Citadel of the Purple Dragons 
Headquarters of the Purple Dragons where 2,000 knights were garrisoned.
The Lockup 
An imposing building that resembled a giant stone square and served as Suzail's prison.[1]

Inns, Taverns and ClubsEdit

Bindle's 
A drinking club popular with merchants.[1]
Braundlae's Best 
A tavern which sold live eels and Silver dragon sauce.[16]
The Dragon's Jaws 
Originally a tavern, as of 1479 DR it was an inn.[17][1]
Dragonrider's Club 
A favorite with nobles, this club was known for it's Mask dancers.[1]
The Golden Goblin 
A tavern known for its brawls.[1][18] :
The Hidden Lady 
The Laughing Lass [17] 
A tavern that operated as a festhall on warm nights.
The Leaning Post 
A quiet, good inn owned by House Hawklin.[19][1]
The Nightgate Inn 
A damp and gloomy inn outside the city walls.[1][20]:
The Osculatory 
Aka the 'Kissing Club', was a favorite with young nobles.[1]
Roving Dragon 
Inn which served cider and fresh tarts.[21]
Shaliber's Ship 
A leaky cog permanently moored at Bolliver's Wharf.[20]
The Six Candies [20] 
Society of Stalwart Adventurers 
An exclusive club located in a grand old mansion.[1]
The Wailing Wheel [20]

ShopsEdit

Ring of Coins 
A pawn shop that carried a variety of wares.[1]
Tavernant’s Tellings 
A print shop that printed broadsheets and notices.[1]

Noble Family HousesEdit

Wyvernspur House 

TemplesEdit

The Silent Room 
Temple of Oghma formerly dedicated to Deneir. Home of the Oghmanyte Church in Exile.[1]
Towers of Good Fortune 
Temple of Tymora.[1]

Other Points of InterestEdit

The Promenade 
A long, semi-circular street that divided the Royal Palace area from the rest of the city.[1]

See alsoEdit

ReferencesEdit

  1. 1.00 1.01 1.02 1.03 1.04 1.05 1.06 1.07 1.08 1.09 1.10 1.11 1.12 1.13 1.14 1.15 1.16 1.17 1.18 1.19 1.20 1.21 1.22 1.23 1.24 Eric Menge"Backdrop: Suzail" Dungeon #198. Renton, WA: Wizards of the Coast, January, 2012.
  2. Ed Greenwood, Jeff Grubb (April 1998). Cormyr: A Novel (Paperback), p. 126. Wizards of the Coast. ISBN ISBN 0-7869-0710-X.
  3. Ed Greenwood, Sean K. Reynolds, Skip Williams, Rob Heinsoo (June 2001). Forgotten Realms Campaign Setting 3rd edition, p. 113. Wizards of the CoastISBN 0-7869-1836-5.
  4. Eric Haddock (1994). Cormyr, p. 5. TSR, IncISBN 1-56076-818-5.
  5. Jeff Grubb and Ed Greenwood (1990). Forgotten Realms Adventures, p. 73. TSR, IncISBN 0-8803-8828-5.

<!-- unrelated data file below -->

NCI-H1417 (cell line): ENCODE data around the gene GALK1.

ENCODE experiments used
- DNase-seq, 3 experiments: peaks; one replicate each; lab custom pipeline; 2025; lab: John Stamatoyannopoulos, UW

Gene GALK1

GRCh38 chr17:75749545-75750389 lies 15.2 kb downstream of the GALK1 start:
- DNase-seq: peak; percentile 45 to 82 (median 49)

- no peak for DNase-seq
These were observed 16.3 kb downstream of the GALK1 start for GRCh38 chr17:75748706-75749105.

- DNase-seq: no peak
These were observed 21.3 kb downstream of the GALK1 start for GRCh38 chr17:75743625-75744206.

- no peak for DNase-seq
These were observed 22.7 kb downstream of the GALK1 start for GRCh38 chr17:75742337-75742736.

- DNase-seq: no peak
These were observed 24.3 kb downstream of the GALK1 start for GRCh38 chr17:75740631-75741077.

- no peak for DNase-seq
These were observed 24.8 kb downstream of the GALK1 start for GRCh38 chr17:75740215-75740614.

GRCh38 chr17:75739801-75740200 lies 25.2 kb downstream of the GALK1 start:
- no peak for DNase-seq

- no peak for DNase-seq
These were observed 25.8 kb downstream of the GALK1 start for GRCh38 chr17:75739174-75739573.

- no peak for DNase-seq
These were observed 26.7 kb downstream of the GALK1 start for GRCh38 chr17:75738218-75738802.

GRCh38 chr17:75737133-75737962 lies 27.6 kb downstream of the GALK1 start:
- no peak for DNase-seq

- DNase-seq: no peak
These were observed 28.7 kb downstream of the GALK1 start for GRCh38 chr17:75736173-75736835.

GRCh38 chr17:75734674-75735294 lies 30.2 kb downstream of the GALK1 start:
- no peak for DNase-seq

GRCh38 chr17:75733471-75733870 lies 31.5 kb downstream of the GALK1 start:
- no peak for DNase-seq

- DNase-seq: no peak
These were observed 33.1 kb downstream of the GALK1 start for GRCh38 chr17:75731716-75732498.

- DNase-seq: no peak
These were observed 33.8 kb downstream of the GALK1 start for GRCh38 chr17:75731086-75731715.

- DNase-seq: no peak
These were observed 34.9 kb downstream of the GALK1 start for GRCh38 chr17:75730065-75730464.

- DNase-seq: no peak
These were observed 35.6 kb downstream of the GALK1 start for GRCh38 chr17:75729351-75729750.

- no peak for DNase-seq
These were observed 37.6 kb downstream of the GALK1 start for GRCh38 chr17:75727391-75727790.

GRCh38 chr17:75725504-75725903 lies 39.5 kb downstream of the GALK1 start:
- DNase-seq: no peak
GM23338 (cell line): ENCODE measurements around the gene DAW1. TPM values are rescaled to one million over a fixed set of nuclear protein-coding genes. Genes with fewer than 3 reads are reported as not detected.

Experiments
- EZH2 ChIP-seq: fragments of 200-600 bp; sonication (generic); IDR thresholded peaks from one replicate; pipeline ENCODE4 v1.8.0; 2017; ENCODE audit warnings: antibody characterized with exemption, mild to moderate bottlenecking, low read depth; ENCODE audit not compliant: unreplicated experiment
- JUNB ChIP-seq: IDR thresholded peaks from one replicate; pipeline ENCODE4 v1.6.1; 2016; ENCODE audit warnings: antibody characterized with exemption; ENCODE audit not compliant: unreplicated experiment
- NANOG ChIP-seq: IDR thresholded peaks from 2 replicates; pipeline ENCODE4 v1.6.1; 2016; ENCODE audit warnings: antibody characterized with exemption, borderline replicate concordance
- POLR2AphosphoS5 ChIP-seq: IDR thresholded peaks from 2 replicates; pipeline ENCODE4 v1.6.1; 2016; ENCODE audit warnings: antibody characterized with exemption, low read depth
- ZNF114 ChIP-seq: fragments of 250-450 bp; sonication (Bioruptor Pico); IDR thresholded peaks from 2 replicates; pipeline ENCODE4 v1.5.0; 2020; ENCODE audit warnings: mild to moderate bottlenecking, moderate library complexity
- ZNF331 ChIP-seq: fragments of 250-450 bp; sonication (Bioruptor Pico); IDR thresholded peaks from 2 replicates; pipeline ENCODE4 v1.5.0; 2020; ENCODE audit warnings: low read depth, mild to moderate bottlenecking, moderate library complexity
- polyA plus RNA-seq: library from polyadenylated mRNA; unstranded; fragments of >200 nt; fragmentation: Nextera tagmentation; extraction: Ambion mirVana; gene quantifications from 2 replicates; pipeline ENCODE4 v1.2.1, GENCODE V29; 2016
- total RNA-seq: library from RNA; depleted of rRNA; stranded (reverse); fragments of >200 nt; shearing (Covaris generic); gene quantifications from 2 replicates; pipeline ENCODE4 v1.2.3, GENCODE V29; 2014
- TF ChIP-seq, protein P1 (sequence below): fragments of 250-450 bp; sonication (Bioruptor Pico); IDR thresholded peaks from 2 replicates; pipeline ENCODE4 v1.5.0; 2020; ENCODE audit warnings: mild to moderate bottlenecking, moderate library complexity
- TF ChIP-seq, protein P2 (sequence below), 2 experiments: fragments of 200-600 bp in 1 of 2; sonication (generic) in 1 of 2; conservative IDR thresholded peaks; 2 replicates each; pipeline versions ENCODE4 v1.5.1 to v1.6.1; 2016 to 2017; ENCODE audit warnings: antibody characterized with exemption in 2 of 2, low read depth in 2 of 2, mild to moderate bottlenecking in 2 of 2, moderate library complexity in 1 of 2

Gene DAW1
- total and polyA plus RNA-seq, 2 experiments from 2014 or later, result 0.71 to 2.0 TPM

6. James Butler, Elizabeth T. Danforth, Jean Rabe (1994). Elminster's Ecologies (The Thunder Peaks and the Storm Horns), p. 12. TSR, IncISBN 1-5607-6917-3.
  7. Ed Greenwood, Jeff Grubb (April 1998). Cormyr: A Novel (Paperback), p. 90. Wizards of the Coast. ISBN ISBN 0-7869-0710-X.
  8. Ed Greenwood, Jeff Grubb (April 1998). Cormyr: A Novel (Paperback), p. 127. Wizards of the Coast. ISBN ISBN 0-7869-0710-X.
  9. Ed Greenwood, Jeff Grubb (April 1998). Cormyr: A Novel (Paperback), p. 240. Wizards of the Coast. ISBN ISBN 0-7869-0710-X.
  10. Ed Greenwood, Jeff Grubb (April 1998). Cormyr: A Novel (Paperback), p. 240-241. Wizards of the Coast. ISBN ISBN 0-7869-0710-X.
  11. Ed Greenwood, Jeff Grubb (April 1998). Cormyr: A Novel (Paperback), p. 251. Wizards of the Coast. ISBN ISBN 0-7869-0710-X.
  12. Ed Greenwood, Jeff Grubb (April 1998). Cormyr: A Novel (Paperback), p. 321. Wizards of the Coast. ISBN ISBN 0-7869-0710-X.
  13. Ed Greenwood, Jeff Grubb (April 1998). Cormyr: A Novel (Paperback), p. 322. Wizards of the Coast. ISBN ISBN 0-7869-0710-X.
  14. Ed Greenwood, Jeff Grubb (April 1998). Cormyr: A Novel (Paperback), p. 323-324. Wizards of the Coast. ISBN ISBN 0-7869-0710-X.
  15. Ed Greenwood, Jeff Grubb (April 1998). Cormyr: A Novel (Paperback), p. 325. Wizards of the Coast. ISBN ISBN 0-7869-0710-X.
  16. Ed Greenwood, Jeff Grubb (April 1998). Cormyr: A Novel (Paperback), p. 220. Wizards of the Coast. ISBN ISBN 0-7869-0710-X.
  17. 17.0 17.1 Ed Greenwood (July 1995). Volo's Guide to Cormyr, p. 30. Wizards of the CoastISBN 0-7869-0151-9.
  18. Ed Greenwood (July 1995). Volo's Guide to Cormyr, p. 28. Wizards of the CoastISBN 0-7869-0151-9.
  19. Ed Greenwood (July 1995). Volo's Guide to Cormyr, p. 31. Wizards of the CoastISBN 0-7869-0151-9.
  20. 20.0 20.1 20.2 20.3 Ed Greenwood (July 1995). Volo's Guide to Cormyr, p. 32. Wizards of the CoastISBN 0-7869-0151-9.
  21. Ed Greenwood, Jeff Grubb (April 1998). Cormyr: A Novel (Paperback), p. 223. Wizards of the Coast. ISBN ISBN 0-7869-0710-X.

Further readingEdit